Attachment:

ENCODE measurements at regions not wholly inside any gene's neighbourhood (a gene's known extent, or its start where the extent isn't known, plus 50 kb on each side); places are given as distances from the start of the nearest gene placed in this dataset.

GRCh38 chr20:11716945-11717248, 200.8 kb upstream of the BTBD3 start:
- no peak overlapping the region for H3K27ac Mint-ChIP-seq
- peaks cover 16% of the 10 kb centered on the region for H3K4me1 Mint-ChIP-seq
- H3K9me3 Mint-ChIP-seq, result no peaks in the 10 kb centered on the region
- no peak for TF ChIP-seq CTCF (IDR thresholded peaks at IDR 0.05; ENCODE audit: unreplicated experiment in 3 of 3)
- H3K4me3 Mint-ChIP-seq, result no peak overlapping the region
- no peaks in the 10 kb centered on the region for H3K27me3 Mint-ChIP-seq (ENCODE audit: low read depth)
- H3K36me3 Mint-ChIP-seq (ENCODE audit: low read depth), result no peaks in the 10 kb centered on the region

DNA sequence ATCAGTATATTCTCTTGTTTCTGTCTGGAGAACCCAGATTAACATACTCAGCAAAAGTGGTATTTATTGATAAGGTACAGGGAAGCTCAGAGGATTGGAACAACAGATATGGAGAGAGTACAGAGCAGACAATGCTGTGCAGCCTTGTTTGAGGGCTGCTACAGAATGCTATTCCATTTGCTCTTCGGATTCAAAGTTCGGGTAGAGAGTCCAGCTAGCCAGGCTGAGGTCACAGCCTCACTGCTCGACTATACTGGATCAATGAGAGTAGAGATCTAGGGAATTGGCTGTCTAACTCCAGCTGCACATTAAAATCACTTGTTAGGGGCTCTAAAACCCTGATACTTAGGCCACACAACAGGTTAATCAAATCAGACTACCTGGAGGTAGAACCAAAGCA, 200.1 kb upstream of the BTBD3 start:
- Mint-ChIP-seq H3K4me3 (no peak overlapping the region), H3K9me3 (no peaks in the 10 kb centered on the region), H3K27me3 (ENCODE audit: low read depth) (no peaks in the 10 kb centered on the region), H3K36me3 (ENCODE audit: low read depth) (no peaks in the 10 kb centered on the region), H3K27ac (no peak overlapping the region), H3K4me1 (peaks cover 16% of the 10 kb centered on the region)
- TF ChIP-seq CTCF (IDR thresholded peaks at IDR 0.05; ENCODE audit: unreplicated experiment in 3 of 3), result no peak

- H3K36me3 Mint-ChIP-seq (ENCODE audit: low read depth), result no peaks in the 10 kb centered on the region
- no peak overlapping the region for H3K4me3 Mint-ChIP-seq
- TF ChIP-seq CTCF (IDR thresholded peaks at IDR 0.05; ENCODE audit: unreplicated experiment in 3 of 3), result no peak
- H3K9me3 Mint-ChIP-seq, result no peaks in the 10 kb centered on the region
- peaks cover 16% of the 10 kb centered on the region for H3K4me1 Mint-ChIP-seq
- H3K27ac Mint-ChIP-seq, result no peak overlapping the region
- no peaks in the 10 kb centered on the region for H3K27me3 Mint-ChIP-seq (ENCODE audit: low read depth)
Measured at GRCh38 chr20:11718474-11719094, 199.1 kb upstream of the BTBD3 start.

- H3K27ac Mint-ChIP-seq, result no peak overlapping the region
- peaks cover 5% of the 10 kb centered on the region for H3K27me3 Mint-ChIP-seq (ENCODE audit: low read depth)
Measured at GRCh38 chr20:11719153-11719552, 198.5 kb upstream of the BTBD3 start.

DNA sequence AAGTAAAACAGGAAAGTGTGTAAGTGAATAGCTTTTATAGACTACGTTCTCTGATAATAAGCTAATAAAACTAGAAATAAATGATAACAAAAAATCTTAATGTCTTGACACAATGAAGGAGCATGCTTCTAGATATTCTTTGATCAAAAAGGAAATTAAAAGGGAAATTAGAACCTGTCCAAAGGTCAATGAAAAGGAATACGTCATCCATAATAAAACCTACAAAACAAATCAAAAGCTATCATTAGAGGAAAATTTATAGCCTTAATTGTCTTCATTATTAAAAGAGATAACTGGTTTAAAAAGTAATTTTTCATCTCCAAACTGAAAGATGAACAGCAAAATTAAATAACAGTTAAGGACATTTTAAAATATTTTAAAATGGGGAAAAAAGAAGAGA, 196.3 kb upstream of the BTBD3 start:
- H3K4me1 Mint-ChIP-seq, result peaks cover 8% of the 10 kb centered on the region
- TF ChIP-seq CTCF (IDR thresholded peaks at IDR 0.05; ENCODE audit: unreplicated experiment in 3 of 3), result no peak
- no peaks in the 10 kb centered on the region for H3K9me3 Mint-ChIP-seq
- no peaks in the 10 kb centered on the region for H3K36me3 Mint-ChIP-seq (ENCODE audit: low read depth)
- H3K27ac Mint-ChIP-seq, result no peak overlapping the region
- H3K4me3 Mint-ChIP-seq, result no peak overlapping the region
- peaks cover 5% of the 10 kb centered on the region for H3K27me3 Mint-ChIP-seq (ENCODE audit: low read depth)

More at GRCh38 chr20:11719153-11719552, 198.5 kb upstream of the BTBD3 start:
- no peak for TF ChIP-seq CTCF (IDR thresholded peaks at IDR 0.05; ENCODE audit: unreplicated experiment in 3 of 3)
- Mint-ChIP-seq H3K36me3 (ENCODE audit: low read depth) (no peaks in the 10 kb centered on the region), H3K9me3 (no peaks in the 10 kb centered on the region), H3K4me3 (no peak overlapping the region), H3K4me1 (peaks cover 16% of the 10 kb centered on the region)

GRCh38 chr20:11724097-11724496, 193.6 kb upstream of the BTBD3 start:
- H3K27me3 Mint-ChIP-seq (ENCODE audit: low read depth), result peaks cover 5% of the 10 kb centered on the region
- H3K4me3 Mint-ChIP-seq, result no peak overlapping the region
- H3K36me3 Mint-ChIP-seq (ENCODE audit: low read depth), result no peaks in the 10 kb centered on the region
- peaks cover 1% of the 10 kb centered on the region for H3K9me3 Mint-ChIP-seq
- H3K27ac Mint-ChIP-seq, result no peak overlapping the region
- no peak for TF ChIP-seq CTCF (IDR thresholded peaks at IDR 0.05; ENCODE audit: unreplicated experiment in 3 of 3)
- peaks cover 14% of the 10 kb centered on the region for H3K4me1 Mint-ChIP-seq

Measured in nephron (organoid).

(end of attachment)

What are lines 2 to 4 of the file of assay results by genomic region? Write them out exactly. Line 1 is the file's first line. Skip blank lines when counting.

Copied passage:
GRCh38 chr20:11716945-11717248, 200.8 kb upstream of the BTBD3 start:
- no peak overlapping the region for H3K27ac Mint-ChIP-seq
- peaks cover 16% of the 10 kb centered on the region for H3K4me1 Mint-ChIP-seq